It's also no secret that the long-recommended advice to eat less and exercise more has done little to curb the inexorable rise in weight. No one likes to feel deprived or leave the table hungry, and the notion that one generally must eat less to control body weight really doesn't cut it for most people.
The new research, by five nutrition and public health experts at Harvard University, is by far the most detailed long-term analysis of the factors that influence weight gain, involving 120,877 men and women who were healthy and not obese at the start of the study. The study participants - nurses and doctors, in the Nurses' Health Study, Nurses' Health Study II and the Health Professionals Follow-up Study - were followed for 12 to 20 years.
The analysis, published in The New England Journal of Medicine, examined how an array of factors influenced weight gain or loss during each four-year period of the study. The average participant gained 3.35 pounds (1.5 kg) every four years, for a total weight gain of 16.8 pounds (7.6 kg) in 20 years.
"This study shows that conventional wisdom - to eat everything in moderation, eat fewer calories and avoid fatty foods - isn't the best approach," says lead author Dr Dariush Mozaffarian, a cardiologist at the Harvard School of Public Health. "What you eat makes quite a difference. Just counting calories won't matter much unless you look at the kinds of calories you're eating."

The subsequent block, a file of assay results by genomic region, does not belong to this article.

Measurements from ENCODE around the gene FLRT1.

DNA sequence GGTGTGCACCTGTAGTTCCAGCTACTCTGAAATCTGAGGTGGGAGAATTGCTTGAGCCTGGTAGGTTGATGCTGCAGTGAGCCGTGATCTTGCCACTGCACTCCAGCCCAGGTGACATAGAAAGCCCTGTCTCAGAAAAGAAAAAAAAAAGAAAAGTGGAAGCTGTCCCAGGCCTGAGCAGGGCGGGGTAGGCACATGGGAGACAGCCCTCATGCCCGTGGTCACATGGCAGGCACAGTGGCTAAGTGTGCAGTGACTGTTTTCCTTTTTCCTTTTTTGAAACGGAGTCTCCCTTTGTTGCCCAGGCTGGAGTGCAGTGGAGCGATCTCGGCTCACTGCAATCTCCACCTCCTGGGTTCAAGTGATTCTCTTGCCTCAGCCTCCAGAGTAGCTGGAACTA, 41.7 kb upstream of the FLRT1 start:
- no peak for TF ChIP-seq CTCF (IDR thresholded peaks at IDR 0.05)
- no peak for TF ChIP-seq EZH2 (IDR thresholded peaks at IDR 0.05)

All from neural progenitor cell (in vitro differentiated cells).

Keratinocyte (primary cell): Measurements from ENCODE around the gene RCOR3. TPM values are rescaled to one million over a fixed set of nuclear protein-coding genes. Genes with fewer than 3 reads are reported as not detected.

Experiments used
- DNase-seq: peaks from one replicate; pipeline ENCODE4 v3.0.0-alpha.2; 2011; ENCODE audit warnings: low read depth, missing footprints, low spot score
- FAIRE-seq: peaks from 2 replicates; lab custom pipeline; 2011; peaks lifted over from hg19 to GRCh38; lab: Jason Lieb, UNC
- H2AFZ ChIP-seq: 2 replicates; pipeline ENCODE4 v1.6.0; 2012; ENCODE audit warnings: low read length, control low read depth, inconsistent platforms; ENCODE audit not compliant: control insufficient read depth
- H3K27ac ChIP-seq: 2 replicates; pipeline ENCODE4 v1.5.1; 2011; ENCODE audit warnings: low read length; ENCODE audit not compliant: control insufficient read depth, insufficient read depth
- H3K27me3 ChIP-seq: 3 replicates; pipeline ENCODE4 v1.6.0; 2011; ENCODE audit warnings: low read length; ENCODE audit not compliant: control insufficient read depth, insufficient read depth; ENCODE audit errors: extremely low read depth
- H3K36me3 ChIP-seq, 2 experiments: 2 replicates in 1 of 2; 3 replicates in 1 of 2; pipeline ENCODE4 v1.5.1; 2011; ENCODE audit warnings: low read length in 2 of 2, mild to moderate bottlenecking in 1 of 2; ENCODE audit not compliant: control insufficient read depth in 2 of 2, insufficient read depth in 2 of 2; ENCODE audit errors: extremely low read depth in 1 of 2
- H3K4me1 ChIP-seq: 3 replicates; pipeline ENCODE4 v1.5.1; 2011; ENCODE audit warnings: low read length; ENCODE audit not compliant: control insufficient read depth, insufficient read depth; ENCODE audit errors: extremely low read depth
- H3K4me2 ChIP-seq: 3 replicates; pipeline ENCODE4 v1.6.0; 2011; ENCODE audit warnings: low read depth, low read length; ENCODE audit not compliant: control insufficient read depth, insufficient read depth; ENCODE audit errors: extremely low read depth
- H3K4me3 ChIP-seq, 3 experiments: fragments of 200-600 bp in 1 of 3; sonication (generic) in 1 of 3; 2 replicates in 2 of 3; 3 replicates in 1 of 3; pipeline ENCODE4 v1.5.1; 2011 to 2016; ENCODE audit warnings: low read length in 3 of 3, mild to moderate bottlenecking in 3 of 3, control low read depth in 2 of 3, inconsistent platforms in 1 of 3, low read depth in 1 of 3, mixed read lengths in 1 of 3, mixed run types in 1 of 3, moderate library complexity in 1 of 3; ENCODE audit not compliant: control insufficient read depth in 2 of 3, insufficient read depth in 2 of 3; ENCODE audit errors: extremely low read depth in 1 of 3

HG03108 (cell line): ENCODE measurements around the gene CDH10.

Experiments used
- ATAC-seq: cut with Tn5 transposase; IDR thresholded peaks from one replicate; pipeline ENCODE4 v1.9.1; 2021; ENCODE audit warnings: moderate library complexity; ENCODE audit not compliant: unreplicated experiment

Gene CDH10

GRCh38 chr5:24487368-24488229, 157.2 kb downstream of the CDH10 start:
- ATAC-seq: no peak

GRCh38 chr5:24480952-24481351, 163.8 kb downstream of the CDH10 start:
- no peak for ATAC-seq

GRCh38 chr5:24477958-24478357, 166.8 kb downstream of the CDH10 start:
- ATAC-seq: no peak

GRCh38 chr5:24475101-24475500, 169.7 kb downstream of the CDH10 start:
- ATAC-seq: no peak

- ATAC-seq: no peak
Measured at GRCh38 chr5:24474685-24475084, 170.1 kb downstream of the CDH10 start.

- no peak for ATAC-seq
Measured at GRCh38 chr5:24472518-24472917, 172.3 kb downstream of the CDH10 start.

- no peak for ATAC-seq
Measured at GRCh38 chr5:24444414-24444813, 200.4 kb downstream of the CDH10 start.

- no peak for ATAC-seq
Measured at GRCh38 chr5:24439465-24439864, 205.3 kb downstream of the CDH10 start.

Good and bad foods
Also untrue is the food industry's claim that there's no such thing as a bad food. "There are good foods and bad foods, and the advice should be to eat the good foods more and the bad foods less," he said. "The notion that it's okay to eat everything in moderation is just an excuse to eat whatever you want."
Consistent with other findings, the study found that metabolism takes a hit from refined carbohydrates, such as white flour and polished rice. Refined grains slowed metabolism, which determines how many calories are used at rest, but stayed the same after consumption of whole grains.
Physical activity also had the expected benefits. Those who exercised less tended to gain weight, while those who increased their activity didn't. But the researchers found that the kinds of foods people ate had a larger effect than changes in activity.
Little things mean a lot
People don't become overweight overnight. Rather, the kilos creep up slowly, often unnoticed, until one day nothing in the closet fits the way it used to. Even more important than its effect on looks and wardrobe, this gradual weight gain harms health. Rising weight increases the risk in women of heart disease, diabetes, stroke and breast cancer, and the risk of heart disease, diabetes and colon cancer in men.
Based on real-life experience, the study shows conclusively how small changes in eating, exercise and other habits can result in large changes in body weight over the years.
The New York Times
Every bite you take...counts